City Council considers 14 amendments to Seattle’s ‘Grand Bargain’ on affordable housing

A small crowd watches the old Marion Apartments building come down at Pine and Bellevue in 2012

A small crowd watches the old Marion Apartments building come down at Pine and Bellevue in 2012

Seattle City Council members have put forward 14 amendments to Mayor Ed Murray’s cornerstone affordable housing legislation, including one intended to help replace cheap apartments demolished during the city’s recent construction boom.

Last year, Murray unveiled his “Grand Bargain” with developers, where building size bonuses would be given for a payment or performance system that requires multi-family developers either make 5% to 8% of units income restricted or pay a fee into an affordable housing fund.

The Mandatory Affordable Housing measure is expected to create 6,000 income restricted units over the next 10 years. However, City Council member Lisa Herbold says the city has demolished roughly the same amount of “affordable” apartments over the past decade, particularly in desirable neighborhoods.

Three amendments recently discussed in the City Council’s planning committee are attempting to address the issue. Amendments from Herbold and Council member Mike O’Brien state the council’s intention to increase the payment and performance requirements in neighborhoods most at risk of displacement. High displacement areas were identified in the Seattle 2035 report, published in May. O’Brien, who represents northwest Seattle, said the amendment would help bring back affordable units in desirable areas — something he says many residents in those areas are asking for.

Another amendment would require the city to publish a report in 2018 to measure performance of the grand bargain. It would include an analysis of how many projects took the payment versus performance options and recommendations to get an even split.

District 4 rep Rob Johnson proposed an amendment hat would lengthen the terms of affordability for units crated under the program from 50 to 100 years. The adjustment brings the legislation inline with standard affordable housing practices, according to Johnson. Other amendments would make the following changes to the legislation:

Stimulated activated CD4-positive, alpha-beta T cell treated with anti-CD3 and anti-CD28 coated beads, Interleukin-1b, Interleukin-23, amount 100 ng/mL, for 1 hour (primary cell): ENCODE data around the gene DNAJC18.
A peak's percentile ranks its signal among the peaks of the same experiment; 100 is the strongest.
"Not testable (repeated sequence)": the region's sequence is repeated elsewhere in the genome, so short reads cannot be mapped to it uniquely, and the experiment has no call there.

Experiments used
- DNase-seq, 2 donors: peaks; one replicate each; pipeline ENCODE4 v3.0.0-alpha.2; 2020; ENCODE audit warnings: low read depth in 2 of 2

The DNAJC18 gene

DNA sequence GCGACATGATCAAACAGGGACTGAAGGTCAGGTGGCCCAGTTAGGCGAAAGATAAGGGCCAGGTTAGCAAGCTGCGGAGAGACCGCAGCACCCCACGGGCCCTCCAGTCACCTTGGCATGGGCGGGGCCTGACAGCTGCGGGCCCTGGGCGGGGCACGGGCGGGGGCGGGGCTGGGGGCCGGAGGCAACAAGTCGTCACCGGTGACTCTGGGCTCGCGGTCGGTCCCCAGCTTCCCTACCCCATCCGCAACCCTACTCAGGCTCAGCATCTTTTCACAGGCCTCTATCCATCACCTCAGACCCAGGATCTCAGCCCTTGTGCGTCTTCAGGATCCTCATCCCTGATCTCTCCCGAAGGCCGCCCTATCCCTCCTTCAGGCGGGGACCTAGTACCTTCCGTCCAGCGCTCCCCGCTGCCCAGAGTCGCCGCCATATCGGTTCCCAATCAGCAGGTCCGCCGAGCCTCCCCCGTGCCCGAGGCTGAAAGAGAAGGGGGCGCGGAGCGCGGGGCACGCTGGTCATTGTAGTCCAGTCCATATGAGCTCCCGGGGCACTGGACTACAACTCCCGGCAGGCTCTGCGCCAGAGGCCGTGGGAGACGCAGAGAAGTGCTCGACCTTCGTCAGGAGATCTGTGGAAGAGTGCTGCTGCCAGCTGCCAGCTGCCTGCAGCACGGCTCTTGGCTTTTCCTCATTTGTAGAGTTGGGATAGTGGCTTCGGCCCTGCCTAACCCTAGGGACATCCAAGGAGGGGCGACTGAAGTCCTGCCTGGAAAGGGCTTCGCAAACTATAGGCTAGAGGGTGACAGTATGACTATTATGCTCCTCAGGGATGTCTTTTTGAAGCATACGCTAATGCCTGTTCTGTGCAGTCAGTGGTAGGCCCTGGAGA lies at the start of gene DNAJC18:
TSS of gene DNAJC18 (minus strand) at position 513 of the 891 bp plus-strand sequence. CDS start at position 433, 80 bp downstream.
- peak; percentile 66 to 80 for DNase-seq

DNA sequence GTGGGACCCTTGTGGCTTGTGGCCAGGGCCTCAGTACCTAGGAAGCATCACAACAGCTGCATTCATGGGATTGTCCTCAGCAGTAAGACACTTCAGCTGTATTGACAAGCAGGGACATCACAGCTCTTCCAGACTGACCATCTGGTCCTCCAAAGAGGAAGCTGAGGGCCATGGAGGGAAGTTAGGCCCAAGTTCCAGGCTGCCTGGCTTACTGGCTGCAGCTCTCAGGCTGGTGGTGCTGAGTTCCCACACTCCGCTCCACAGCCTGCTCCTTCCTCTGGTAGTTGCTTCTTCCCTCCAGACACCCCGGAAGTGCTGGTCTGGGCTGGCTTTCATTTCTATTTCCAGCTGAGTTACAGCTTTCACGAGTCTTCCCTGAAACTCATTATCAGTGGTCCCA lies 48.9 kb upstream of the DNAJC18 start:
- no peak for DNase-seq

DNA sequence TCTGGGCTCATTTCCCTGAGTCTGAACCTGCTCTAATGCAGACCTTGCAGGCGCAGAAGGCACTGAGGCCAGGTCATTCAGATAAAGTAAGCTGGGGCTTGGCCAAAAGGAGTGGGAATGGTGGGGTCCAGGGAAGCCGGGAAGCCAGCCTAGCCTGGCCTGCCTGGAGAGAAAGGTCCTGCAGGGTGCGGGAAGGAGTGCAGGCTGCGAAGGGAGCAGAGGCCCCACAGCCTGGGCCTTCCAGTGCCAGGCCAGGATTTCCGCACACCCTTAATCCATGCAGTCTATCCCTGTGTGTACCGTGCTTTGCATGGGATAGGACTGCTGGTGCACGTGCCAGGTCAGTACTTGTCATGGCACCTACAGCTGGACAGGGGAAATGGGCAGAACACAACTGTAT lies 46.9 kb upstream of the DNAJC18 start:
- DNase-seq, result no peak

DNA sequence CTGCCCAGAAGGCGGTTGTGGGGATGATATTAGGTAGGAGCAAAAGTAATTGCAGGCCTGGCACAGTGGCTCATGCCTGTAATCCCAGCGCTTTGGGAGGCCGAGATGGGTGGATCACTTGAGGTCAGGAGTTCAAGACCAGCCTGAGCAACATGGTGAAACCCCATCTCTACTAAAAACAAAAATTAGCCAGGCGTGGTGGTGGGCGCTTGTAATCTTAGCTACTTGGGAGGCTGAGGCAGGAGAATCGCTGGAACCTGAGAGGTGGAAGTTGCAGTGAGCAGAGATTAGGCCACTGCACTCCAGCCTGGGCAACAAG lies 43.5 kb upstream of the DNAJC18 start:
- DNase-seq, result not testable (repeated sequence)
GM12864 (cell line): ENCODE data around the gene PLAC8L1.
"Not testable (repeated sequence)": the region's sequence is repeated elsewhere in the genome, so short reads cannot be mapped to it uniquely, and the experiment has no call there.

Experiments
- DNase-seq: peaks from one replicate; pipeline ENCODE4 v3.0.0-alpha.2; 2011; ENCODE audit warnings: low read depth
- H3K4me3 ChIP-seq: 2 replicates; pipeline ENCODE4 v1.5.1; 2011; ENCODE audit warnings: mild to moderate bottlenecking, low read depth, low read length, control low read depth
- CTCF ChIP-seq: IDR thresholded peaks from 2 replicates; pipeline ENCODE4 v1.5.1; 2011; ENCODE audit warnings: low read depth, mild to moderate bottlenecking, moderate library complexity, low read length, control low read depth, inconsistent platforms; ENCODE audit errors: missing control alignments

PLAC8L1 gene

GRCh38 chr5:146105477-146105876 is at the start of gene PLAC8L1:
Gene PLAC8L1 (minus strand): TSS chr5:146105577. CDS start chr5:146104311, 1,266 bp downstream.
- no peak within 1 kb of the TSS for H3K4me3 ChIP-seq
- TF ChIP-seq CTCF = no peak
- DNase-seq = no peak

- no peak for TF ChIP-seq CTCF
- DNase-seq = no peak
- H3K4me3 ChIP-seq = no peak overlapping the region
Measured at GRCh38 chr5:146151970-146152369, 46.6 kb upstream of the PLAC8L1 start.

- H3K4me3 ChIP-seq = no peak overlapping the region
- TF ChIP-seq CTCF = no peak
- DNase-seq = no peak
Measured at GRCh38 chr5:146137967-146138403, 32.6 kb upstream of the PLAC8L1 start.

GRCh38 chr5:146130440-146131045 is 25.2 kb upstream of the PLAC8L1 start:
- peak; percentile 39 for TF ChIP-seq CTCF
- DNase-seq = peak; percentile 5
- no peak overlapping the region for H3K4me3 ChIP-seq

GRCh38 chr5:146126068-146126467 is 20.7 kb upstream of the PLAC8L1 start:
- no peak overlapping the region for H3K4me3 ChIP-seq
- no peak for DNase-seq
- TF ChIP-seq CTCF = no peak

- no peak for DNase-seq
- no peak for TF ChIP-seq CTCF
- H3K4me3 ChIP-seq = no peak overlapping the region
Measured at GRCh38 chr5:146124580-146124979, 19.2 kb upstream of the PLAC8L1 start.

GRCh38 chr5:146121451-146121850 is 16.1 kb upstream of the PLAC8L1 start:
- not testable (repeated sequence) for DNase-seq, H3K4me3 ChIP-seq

• Adds an additional decision criterion for investment of cash contributions in affordable housing to include proximity to projects choosing the payment option.
  • Clarifies that where an affordable rental unit is converted to an ownership unit the existing tenant has a right of first offer.
  • Authorizes the Office of Housing Director to establish initial monitoring fees. And, establishes that annual fees may
  • Where rental units provided under the performance option are converting to ownership, provides the option for affordable rental units to be converted to affordable ownership units.

Proponents of the MHA framework say it will be crucial to unlocking the lion’s share of the 20,000 units of affordable housing Murray has called for. Last week’s meeting builds on the resolution passed last fall as the Council members consider the legislation to update the Seattle Municipal Code. Rezoning and upzones in certain key areas like 23rd and Union are also part of the proposal.

The City Council’s planning committee will be discussing the amendments again during its Tuesday morning meeting.